And Samuel replies: “Why do you consult me, now that the Lord has departed from you and become your enemy? The Lord has done what he predicted through me. The Lord has torn the kingdom out of your hands and given it to one of your neighbors – to David…The Lord will deliver both Israel and you into the hands of the Philistines, and tomorrow you and your sons will be with me.”

And, unsurprisingly, soon thereafter, the Israelites enter into another battle with the Philistines. When the enemy surrounds Saul and wounds him, he cannot take it anymore. He falls on his own sword.

David has been steadily rising in influence as a tested and victorious warrior who also seems to treat his enemies with some measure of mercy. The people have come to love him, and when Saul dies, they eagerly seat him on the throne. David only become king years and years after Samuel has anointed him, years and years after Saul has lost his mind, years and years after that moment where God declares that he does not value power the way that we humans value power, but that the heart is the most important.


It’s hard not to read the story of Saul – an unlikely King demanded by a dissatisfied people and reluctantly installed by a disapproving Deity who knows how badly it will end; an unprepared mind simply not up to the task of wielding such power and descending, predictably, into paranoia, narcissism and pain, dragging an entire people with him – and not make a parallel to America today.

Plenty of Christians cite that verse from Romans 13 when they talk about the relationship that faithful people should have with the government. You know the one: Let everyone be subject to the governing authorities, for there is no authority except that which God has established. The authorities that exist have been established by God.

And I want to call that out as an evasion, a half-truth, a way of hiding behind one verse of scripture without acknowledging the whole of it in order to keep our hands “clean,” as it were, in order to let ourselves off the hook when the governing authorities turn out to be not just bad but actually actively destroying the lives of our sisters and brothers, actively dragging us into madness.

God established Saul’s authority, it’s true. The Israelites asked for a King and God gave them one. But God also REMOVED HER SPIRIT from Saul. When Saul went rogue, like everybody knew he would, God started working in and through David to guide the Israelites toward the promise. And God says, straight up, “I don’t work the way you work. I don’t see power the way you see power. Authority doesn’t come from being attractive or wealthy or in the right place at the right time – the authority that I establish comes from having a heart that is pure and humble and inclined toward me.”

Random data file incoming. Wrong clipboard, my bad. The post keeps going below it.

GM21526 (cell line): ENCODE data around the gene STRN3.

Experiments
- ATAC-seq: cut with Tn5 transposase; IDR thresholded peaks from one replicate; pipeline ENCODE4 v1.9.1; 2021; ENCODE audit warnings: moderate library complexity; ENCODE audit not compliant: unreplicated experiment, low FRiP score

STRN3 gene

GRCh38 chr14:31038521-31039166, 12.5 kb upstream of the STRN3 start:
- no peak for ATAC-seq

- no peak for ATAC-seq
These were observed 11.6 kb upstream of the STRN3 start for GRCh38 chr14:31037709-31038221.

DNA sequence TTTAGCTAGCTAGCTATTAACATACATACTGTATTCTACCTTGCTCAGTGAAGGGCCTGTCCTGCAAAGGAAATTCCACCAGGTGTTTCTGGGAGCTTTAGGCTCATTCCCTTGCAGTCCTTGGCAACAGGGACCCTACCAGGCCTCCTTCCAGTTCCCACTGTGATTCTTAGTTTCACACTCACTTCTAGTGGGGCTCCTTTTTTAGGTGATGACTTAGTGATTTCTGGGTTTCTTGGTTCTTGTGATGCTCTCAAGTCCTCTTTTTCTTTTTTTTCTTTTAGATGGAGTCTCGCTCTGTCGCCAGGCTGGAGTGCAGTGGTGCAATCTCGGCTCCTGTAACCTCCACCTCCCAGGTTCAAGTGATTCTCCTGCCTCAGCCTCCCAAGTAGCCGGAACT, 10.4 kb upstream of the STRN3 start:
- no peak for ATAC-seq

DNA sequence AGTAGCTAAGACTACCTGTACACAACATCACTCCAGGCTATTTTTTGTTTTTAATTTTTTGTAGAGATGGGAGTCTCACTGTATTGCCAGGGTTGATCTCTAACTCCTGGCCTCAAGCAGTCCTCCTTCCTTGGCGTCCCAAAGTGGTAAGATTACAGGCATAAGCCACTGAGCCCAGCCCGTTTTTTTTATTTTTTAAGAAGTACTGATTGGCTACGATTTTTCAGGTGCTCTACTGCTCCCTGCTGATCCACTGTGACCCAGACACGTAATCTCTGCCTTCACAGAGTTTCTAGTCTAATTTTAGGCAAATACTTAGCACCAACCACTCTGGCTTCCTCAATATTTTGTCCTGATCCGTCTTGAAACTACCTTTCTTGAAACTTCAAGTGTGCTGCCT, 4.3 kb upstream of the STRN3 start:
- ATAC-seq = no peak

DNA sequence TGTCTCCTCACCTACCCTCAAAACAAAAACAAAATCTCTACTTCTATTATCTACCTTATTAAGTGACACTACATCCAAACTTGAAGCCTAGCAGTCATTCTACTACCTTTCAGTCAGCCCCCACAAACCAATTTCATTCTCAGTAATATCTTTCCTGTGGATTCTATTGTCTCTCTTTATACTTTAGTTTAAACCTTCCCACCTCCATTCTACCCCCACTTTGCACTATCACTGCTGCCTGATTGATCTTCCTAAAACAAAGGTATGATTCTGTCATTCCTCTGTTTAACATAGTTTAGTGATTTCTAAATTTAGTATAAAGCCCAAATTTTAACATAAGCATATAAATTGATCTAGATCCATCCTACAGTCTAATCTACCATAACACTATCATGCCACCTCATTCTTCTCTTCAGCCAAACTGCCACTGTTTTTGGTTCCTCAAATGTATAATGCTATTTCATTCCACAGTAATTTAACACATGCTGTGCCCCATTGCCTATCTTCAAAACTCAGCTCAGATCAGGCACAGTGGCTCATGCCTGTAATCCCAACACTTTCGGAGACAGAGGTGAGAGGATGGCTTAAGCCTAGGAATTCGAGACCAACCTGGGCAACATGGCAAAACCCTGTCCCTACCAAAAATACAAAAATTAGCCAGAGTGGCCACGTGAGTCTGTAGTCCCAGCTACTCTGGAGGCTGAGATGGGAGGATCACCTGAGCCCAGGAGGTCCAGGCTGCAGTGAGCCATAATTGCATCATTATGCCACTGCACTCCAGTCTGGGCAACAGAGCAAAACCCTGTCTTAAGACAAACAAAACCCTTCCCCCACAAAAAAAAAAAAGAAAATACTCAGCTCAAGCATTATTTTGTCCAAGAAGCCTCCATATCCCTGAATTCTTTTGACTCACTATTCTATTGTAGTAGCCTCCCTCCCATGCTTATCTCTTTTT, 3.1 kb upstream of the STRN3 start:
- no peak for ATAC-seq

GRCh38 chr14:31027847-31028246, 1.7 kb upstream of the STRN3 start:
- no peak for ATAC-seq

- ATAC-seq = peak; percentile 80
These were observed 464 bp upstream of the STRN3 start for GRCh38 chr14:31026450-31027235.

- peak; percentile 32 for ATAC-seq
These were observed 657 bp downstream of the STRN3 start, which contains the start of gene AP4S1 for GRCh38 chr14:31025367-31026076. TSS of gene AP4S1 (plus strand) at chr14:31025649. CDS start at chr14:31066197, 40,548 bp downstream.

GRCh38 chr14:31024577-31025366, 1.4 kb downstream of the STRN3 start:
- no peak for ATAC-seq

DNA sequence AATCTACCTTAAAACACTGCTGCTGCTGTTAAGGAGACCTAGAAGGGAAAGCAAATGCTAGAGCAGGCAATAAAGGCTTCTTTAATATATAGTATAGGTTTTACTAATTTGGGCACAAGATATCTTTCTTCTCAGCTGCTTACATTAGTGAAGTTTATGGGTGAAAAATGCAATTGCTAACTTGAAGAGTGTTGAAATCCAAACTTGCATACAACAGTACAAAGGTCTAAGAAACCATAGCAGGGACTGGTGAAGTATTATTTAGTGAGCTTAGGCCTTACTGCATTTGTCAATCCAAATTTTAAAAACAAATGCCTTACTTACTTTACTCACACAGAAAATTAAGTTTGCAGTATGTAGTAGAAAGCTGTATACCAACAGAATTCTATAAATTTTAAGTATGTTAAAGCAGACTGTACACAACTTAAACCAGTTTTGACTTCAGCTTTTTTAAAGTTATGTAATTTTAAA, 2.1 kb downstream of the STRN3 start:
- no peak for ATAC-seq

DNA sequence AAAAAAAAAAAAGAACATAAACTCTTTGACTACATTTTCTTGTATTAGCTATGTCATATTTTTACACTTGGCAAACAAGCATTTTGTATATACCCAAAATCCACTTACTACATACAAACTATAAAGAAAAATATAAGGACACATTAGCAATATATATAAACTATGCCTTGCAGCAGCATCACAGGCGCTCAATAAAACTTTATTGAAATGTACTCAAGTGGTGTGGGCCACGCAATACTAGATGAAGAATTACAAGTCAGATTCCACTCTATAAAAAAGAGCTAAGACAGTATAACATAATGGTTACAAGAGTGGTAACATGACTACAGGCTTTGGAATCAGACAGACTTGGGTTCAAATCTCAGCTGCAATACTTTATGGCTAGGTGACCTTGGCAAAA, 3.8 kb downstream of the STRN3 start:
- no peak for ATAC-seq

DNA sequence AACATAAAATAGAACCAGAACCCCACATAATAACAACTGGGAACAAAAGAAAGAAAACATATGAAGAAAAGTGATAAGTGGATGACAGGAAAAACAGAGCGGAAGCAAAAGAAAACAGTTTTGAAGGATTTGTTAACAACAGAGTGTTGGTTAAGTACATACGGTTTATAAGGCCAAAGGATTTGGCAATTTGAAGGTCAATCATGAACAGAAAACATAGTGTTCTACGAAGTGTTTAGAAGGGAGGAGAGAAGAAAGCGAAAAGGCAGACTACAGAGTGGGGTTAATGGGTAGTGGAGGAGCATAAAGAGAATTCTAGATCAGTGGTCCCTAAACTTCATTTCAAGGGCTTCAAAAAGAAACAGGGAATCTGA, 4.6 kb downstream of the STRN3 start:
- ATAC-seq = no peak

So, here’s a challenge for all of us this week: where do you see GOD at work? Where do you see God’s spirit moving among her people? Instead of following the white house on Twitter, look around – in unexpected places, with unexpected people. Where is God’s Spirit hanging out, these days?

I saw it on Main Street on Friday, when I walked the couple of blocks from my house to share water with protesters spending 7 hours marching against the KKK. I saw it in kids dancing, musicians drumming, neighbors chanting, dozens dropping off water and snacks and sunscreen and people declaring, together, that this city is not a place where evil spirits are welcome.

I’ve read a few of the media reports of what’s going on in Durham over the last few days, and I have to say that I’m not sure journalists are equipped to report on things “from the inside out,” like God does. But if we pay attention, we do have ways to look at the heart of a situation. We know what ‘heart’ looks like – often unassuming, sometimes stuck in the back with the sheep, sometimes from a backwater sort of place like Nazareth, sometimes hanging out with the people no one else wants to pay attention to, sometimes teaching and preaching and healing in opposition of the religious and political leaders, sometimes crucified for all that, sometimes resurrected in the power of God’s own Spirit.

Where have you seen HEART at work recently?

One comment

  1. Barbara Wise Lewczak · August 28, 2017

    Wow as always you are right on. Thanks for sharing this. Love you